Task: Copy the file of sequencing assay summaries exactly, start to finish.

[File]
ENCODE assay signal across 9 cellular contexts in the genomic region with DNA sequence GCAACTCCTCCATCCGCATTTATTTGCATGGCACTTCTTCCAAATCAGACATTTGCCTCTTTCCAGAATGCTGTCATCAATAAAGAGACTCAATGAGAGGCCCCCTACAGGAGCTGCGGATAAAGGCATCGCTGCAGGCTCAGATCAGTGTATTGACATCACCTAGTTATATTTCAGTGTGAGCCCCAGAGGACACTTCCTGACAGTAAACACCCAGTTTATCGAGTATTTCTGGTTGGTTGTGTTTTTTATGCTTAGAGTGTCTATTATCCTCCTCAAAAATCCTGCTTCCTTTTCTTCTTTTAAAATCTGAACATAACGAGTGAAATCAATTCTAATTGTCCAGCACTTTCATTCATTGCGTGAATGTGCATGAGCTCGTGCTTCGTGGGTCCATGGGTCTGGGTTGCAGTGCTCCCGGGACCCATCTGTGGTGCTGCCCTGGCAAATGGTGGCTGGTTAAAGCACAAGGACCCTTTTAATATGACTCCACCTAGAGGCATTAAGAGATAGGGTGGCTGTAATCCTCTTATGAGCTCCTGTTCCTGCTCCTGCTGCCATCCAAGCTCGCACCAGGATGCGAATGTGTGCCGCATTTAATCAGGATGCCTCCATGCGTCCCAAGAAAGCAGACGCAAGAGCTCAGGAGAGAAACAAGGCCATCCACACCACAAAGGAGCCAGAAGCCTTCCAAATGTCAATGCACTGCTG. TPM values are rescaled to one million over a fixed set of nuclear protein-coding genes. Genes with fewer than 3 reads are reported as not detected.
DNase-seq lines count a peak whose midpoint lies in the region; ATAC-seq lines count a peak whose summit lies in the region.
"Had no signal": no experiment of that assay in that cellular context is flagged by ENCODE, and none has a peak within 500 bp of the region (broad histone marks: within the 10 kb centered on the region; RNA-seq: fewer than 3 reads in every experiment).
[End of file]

ENCODE assay signal across 9 cellular contexts in the genomic region with DNA sequence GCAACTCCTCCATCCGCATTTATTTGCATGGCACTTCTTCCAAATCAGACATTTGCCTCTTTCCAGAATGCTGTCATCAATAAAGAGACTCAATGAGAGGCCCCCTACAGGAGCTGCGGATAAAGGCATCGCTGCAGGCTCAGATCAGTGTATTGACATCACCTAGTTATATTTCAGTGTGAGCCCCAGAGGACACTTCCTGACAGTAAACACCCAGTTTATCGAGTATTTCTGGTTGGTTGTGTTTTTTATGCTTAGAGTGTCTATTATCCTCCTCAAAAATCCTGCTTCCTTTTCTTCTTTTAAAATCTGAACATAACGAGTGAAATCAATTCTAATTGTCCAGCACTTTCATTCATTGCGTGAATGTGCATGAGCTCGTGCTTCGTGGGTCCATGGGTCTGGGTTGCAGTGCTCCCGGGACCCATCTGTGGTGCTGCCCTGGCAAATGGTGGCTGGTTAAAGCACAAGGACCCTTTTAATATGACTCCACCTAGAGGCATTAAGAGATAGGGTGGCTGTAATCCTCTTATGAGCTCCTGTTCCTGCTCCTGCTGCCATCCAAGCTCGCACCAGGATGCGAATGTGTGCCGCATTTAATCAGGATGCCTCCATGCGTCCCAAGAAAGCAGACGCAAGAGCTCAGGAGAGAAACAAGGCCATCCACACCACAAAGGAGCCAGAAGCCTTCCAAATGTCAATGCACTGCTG. TPM values are rescaled to one million over a fixed set of nuclear protein-coding genes. Genes with fewer than 3 reads are reported as not detected.
DNase-seq lines count a peak whose midpoint lies in the region; ATAC-seq lines count a peak whose summit lies in the region.
"Had no signal": no experiment of that assay in that cellular context is flagged by ENCODE, and none has a peak within 500 bp of the region (broad histone marks: within the 10 kb centered on the region; RNA-seq: fewer than 3 reads in every experiment).